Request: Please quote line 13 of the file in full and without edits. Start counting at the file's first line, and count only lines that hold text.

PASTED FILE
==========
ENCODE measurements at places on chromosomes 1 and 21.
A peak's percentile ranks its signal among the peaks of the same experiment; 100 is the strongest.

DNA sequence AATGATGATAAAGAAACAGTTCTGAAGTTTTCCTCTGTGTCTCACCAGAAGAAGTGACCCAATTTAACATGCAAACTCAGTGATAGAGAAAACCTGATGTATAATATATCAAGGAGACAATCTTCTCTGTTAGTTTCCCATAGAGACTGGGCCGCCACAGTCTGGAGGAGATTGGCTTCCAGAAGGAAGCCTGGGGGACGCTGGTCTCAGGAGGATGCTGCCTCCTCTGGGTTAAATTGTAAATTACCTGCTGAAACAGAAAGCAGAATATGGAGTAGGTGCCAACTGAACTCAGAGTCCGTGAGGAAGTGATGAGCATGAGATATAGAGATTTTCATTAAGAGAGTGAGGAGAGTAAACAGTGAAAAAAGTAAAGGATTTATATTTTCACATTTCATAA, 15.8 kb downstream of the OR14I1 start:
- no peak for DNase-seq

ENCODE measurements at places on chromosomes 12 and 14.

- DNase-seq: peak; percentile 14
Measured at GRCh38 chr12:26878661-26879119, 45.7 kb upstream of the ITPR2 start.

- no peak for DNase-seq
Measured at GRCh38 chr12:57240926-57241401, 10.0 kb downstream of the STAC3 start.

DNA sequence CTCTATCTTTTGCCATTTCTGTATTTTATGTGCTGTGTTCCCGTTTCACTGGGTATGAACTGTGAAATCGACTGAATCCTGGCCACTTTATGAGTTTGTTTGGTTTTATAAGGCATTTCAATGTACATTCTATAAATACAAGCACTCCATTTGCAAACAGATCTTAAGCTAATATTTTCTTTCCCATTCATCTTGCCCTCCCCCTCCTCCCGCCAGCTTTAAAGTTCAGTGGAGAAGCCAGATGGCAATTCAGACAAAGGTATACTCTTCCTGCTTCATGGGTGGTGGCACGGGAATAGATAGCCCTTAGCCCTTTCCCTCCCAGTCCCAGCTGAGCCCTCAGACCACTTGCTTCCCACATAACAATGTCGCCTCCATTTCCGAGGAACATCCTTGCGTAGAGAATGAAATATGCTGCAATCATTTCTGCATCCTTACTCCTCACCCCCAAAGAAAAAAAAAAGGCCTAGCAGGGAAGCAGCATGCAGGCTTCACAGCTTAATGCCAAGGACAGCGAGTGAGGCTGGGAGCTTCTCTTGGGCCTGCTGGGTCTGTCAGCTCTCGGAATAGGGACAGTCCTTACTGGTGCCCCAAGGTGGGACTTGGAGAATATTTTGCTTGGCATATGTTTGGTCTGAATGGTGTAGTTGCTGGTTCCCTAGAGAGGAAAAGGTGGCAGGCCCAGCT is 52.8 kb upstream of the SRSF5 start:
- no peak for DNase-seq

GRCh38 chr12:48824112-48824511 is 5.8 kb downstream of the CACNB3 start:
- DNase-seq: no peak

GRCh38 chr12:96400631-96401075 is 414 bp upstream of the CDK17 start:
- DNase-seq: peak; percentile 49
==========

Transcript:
- DNase-seq: no peak